LMCO: Relying on God instead of appeasing spirits
Dec 11, 2013

RANONG, Thailand (BP)—It rains eight months out of the year in the Thai province Scott and Alyssa Branding* call home.

For many of the country’s 2.5 million Burmese living in the southern part of Thailand, monsoon rain is their only dependable water source. But drinking the rainwater can make them sick.

So, the Brandings give them small clay water pots lined with rice husks to filter impurities from the rainwater. Then, they tell them about Jesus, the source of “living water:” “Everyone who drinks this water will be thirsty again, but whoever drinks the water I give them will never thirst. Indeed, the water I give them will become in them a spring of water welling up to eternal life” (John 4:13-14).

The Brandings, from Calvary Baptist Church in Maysville, Ky., have been sharing the Gospel with Burmese migrant workers for more than 10 years.

OPEN HEARTS Burmese immigrant workers sort fish at a large fish market in Ranong, Thailand. The Brandings (name changed) work with the immigrants, saying, When they come to Thailand, theyre away from their families, making them more open to the Gospel. The Brandings reach out to their physical needs through water filtration projects that help give clean drinking water. IMB photo
Many of these migrant workers live in remote areas without electricity or running water. They work on rubber and palm oil plantations or are undocumented immigrants living in the jungle to avoid detection by local immigration police.

Living in fear

Families there build spirit houses in their yards, setting out food every day to appease spirits—even when there is not enough food left to feed their families.

Fear of angering spirits is so deep-seated that new Christians often do not immediately throw out their idols.

“When we go into a home and we see their altar being totally clean, we just praise God because we know they’ve made that final step, they have totally committed their whole selves to the Lord,” Alyssa says.

When a small group of believers formed among the plantation workers, one of the first things they prayed for was time each week to meet together, said the congregation’s pastor Ye Htoelt. With no means of transportation, walking 10 kilometers (six-plus miles) or more to another plantation can take more than an hour each way.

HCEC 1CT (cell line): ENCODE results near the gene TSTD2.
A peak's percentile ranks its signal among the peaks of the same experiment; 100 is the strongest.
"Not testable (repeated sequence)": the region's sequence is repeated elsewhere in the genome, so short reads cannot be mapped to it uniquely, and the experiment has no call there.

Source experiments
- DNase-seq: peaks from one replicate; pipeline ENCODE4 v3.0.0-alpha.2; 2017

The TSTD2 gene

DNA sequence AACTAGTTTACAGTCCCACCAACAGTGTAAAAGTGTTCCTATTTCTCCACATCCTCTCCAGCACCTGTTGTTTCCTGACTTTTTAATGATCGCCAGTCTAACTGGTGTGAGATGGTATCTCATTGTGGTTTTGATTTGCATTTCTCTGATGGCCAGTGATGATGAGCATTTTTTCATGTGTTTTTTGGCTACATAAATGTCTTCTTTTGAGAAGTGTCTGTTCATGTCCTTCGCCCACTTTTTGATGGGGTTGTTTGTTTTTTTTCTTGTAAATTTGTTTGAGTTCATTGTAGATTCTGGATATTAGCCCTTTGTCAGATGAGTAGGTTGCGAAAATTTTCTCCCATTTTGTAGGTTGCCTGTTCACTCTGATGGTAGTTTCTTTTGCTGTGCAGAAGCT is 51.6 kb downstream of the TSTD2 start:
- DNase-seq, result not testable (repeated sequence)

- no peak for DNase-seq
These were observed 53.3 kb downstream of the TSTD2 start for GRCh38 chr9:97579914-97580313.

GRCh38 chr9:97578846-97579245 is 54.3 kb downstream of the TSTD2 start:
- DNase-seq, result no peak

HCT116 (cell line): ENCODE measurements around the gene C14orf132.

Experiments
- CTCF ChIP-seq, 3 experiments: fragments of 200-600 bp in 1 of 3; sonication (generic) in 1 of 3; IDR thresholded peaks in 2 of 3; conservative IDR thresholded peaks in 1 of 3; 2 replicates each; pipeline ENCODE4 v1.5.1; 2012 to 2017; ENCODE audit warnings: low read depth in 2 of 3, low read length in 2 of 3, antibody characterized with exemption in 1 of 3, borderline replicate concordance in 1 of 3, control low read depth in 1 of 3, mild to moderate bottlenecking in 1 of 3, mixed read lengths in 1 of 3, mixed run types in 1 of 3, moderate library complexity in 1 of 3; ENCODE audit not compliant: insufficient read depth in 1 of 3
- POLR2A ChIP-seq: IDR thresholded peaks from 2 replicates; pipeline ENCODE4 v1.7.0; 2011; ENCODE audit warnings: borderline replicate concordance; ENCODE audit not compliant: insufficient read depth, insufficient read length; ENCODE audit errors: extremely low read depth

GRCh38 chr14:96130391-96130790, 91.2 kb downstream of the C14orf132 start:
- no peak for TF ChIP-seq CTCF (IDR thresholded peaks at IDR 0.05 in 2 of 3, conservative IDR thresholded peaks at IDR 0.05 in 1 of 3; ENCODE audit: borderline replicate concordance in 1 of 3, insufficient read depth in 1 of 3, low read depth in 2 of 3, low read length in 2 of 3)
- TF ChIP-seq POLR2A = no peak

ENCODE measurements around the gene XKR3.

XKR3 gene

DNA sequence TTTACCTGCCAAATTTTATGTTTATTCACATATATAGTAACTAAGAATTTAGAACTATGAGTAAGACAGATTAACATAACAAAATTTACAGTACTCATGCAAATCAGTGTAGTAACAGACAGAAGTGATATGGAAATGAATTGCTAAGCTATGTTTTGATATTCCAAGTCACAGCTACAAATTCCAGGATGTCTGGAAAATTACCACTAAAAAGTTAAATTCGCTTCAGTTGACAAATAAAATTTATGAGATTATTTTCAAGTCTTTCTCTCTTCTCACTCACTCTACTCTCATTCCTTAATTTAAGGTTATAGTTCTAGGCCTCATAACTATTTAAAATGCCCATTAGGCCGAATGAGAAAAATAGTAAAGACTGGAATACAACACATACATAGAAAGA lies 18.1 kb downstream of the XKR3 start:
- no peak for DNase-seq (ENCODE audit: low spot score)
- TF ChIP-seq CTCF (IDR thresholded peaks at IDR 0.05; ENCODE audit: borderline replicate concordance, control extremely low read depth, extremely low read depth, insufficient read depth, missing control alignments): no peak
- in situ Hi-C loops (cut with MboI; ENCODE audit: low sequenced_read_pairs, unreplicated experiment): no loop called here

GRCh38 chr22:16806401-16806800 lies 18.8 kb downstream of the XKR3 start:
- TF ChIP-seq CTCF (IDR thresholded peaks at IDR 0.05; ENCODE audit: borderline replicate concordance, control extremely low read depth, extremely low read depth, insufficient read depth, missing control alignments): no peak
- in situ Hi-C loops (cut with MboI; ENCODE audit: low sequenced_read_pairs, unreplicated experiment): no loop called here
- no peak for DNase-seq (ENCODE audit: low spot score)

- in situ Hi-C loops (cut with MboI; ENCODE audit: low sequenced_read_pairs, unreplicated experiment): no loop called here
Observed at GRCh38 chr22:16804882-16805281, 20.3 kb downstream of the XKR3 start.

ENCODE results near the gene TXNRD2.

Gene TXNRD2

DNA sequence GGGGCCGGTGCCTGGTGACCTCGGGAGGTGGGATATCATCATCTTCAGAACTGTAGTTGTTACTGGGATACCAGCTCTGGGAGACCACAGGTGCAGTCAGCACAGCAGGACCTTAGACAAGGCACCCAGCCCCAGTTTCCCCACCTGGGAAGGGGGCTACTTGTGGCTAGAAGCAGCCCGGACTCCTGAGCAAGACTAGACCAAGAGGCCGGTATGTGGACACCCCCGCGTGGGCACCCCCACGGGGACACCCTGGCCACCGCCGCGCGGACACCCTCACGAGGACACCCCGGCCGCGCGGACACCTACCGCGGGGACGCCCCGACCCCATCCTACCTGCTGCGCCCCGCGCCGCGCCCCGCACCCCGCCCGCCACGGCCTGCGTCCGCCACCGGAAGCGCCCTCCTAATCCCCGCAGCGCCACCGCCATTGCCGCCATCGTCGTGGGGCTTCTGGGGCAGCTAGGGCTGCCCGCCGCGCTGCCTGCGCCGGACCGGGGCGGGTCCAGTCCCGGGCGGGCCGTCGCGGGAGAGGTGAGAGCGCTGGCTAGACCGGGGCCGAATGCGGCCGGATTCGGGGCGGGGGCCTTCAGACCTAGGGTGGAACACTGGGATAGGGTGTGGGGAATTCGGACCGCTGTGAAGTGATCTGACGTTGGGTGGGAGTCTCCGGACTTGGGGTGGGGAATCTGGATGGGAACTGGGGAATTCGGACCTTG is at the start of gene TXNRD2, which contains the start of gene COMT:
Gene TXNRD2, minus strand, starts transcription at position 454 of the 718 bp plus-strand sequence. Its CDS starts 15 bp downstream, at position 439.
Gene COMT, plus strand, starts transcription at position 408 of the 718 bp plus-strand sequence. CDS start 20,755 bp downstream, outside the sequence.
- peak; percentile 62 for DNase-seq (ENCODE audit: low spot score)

Htoelt’s hands are cracked and calloused from years of working on palm oil plantations. On the first plantation Htoelt worked in Thailand, there had been running water and electricity, but the landowner was “wicked” and overworked his employees, Htoelt recalls.

He and his wife eventually found work at a different plantation. It didn’t have running water or electricity, but the landowner was a believer. Not only did he give the couple Sundays off from work, he sent Htoelt home every Saturday afternoon so he could prepare to teach his small congregation the following day.

Htoelt was unsure he had the ability to lead the congregation, so Scott mentored and trained him in discipleship for two years.

“[It is] such a joy now to see him be able to share the Gospel and have confidence,” Scott says. “When he starts speaking about the Bible, it’s just like he comes alive and he just explodes with power. … it’s because the power of Jesus Christ [is] in him.”

Living in joy

The Brandings, who live in an area surrounded by fish processing plants, also have helped start Bible studies among factory workers.

Aung Kyaw,* a fish buyer whose work affords him the opportunity to interact with both Thais and Burmese, now relies on God instead of trying to appease spirits when business is bad.

“I have learned to have one thing in mind: Trust and believe in Christ alone,” he says.

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